2.       You spend less time in reflection. So I wrote this whole post about how leadership and solitude are linked (read it here) which makes it pretty obvious that I believe in giving yourself time to reflect.  When you’re burned out, you’re like the hamster on a wheel…just go-go-going!

3.       You laugh less. Your team goofball used to be able to make you smile no matter how intense you were in practice…not anymore.  Nothing’s funny because you’re tired, hopped up on caffeine, not eating right, and haven’t seen your family in weeks.

4.       You look beat down (like everyone else in your office). You come dragging in to the office at 7 am and you go dragging out at 9 pm.  You get home, go to bed, get up the next morning and do the same thing all over again. Why?  Because everyone else in the office does that when they’re in season.  You’re exhausted but you won’t rest or sleep or otherwise enjoy yourself because you’re “getting after it.”

5.       The sparkle in your eye dims. Talking about your team, planning practices, chatting with the coaching staff after practice…all of those things used to fire you up.  Now you sigh when someone asks about the team, dread planning practice, and hustle out of the gym as fast as you can when practice is over to avoid shop talk.

**Burnout killahs…do these 3 things to keep the bounce in your step!**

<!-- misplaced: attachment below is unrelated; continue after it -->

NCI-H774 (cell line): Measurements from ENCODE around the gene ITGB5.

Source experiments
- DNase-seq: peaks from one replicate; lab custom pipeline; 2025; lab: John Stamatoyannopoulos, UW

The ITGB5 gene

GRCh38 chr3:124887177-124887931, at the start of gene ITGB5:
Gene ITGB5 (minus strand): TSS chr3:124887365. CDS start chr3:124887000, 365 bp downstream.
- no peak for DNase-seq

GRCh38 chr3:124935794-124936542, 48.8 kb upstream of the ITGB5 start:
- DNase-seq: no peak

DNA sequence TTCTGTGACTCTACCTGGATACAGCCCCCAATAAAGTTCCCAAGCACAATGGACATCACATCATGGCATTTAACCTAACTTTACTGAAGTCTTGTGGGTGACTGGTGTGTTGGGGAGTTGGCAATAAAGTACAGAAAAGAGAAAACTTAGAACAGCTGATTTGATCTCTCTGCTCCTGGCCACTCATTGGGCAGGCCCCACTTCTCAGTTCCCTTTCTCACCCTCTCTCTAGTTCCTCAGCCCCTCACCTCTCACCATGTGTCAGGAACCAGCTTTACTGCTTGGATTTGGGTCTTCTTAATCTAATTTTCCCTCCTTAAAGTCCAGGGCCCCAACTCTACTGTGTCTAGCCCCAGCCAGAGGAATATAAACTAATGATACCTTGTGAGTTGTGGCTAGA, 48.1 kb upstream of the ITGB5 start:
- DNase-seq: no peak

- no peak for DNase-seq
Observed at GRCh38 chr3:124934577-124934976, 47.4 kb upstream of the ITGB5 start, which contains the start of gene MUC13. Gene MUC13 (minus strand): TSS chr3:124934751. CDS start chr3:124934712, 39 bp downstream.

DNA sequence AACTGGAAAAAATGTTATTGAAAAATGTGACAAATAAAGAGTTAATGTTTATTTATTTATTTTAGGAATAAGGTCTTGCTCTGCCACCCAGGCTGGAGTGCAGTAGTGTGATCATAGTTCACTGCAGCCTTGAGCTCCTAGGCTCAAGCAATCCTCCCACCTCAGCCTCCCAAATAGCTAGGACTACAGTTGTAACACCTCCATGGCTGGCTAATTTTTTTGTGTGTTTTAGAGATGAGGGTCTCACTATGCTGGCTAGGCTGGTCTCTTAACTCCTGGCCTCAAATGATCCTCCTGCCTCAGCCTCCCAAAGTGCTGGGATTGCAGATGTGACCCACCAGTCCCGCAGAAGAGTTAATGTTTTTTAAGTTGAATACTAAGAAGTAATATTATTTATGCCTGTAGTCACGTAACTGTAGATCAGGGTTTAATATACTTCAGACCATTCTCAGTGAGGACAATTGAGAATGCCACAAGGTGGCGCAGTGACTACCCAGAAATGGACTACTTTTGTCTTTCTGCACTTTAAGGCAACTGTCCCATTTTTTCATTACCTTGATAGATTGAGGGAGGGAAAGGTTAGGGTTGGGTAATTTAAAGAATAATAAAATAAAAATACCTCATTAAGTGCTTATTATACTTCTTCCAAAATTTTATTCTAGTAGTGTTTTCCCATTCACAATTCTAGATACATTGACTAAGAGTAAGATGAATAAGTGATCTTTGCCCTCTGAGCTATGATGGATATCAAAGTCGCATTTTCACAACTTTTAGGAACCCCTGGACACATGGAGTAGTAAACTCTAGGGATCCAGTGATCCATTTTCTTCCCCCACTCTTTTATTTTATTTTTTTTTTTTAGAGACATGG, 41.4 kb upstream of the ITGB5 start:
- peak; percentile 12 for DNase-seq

1.       Go home. Whether it’s to spend time with your family, or to make a proper meal, or just to relax and read a book…we all need to get away for a few hours.  Many, many things are out of our control as coaches.  Our players may get injured or another team may get the world’s best recruit, but our time?  It’s ours.  Let’s manage it so we can stay sane.

2. Set time limits on email/phone calls. Some of us think we can game the system.  We say, “oh, I go home at 6 every night.”  But what you don’t say is that you’re on the computer with the phone attached to your ear the whole time.  At some point, you’ve got to make an agreement with yourself when you’re going to turn everything off…and not just when it’s time to go to sleep!

3.       Workout/pray/meditate. Whatever you need to do to get your mind right…do it!  The idea of all of these burnout killahs is to get in control of your time, because it seems like burnout happens when you feel like there are so many things that you’ve “got” to do and you just “can’t” take time for yourself.  (I put those in quotation marks because they’re not empowering and most times just not true.)

Author’s note:  just because you’re doing the top five things doesn’t mean you’re burned out…you may thrive in that environment for short spurts.  But take an honest look at how you’re going about your business and figure out how long you can operate like that without losing your love of the game.

How To Last In Coaching

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Since I work at a small, Division III school, I wear lots of hats.  One of them is Social Media Director for my team.  Our latest series I’m doing with the team is one where they give me their favorite motivational quote.  Everything they’ve given me has been varying levels of good.  The most recent quotation I received made me think of our wonderful coaching profession:

“It never gets easier, you just get better.”